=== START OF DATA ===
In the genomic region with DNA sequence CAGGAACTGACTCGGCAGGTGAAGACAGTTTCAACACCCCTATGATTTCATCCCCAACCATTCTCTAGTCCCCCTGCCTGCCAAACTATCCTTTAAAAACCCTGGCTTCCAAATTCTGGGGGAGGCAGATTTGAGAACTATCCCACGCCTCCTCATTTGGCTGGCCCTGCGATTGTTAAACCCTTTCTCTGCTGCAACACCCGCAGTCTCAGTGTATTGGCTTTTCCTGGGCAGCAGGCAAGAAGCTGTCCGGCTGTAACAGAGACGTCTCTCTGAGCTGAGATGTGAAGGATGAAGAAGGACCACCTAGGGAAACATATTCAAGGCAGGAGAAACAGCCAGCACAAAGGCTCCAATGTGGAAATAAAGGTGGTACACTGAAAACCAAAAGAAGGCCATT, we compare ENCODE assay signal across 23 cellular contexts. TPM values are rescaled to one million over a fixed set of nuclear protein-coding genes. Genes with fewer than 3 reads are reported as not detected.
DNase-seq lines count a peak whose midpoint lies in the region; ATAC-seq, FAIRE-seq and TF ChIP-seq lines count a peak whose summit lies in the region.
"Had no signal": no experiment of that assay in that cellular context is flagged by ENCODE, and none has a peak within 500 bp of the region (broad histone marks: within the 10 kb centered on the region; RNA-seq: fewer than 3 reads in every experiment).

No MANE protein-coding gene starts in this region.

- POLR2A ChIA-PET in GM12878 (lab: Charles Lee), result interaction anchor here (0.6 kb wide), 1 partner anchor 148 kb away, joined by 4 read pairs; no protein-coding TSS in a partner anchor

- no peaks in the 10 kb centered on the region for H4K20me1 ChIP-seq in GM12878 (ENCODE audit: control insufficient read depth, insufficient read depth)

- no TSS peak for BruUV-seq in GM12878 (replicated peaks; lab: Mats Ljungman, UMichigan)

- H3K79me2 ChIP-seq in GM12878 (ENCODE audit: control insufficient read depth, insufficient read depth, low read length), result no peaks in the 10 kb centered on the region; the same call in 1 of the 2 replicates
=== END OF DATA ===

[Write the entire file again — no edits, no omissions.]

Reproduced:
In the genomic region with DNA sequence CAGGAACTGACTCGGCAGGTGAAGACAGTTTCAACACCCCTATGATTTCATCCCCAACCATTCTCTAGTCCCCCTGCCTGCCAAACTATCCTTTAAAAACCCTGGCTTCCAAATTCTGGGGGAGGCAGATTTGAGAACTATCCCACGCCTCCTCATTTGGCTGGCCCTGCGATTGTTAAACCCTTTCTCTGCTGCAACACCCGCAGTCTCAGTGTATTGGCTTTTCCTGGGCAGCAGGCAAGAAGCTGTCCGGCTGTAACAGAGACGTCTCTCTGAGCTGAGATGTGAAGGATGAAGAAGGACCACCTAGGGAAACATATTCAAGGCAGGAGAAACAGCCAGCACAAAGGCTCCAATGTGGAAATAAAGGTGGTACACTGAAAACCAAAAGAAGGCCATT, we compare ENCODE assay signal across 23 cellular contexts. TPM values are rescaled to one million over a fixed set of nuclear protein-coding genes. Genes with fewer than 3 reads are reported as not detected.
DNase-seq lines count a peak whose midpoint lies in the region; ATAC-seq, FAIRE-seq and TF ChIP-seq lines count a peak whose summit lies in the region.
"Had no signal": no experiment of that assay in that cellular context is flagged by ENCODE, and none has a peak within 500 bp of the region (broad histone marks: within the 10 kb centered on the region; RNA-seq: fewer than 3 reads in every experiment).

No MANE protein-coding gene starts in this region.

- POLR2A ChIA-PET in GM12878 (lab: Charles Lee), result interaction anchor here (0.6 kb wide), 1 partner anchor 148 kb away, joined by 4 read pairs; no protein-coding TSS in a partner anchor

- no peaks in the 10 kb centered on the region for H4K20me1 ChIP-seq in GM12878 (ENCODE audit: control insufficient read depth, insufficient read depth)

- no TSS peak for BruUV-seq in GM12878 (replicated peaks; lab: Mats Ljungman, UMichigan)

- H3K79me2 ChIP-seq in GM12878 (ENCODE audit: control insufficient read depth, insufficient read depth, low read length), result no peaks in the 10 kb centered on the region; the same call in 1 of the 2 replicates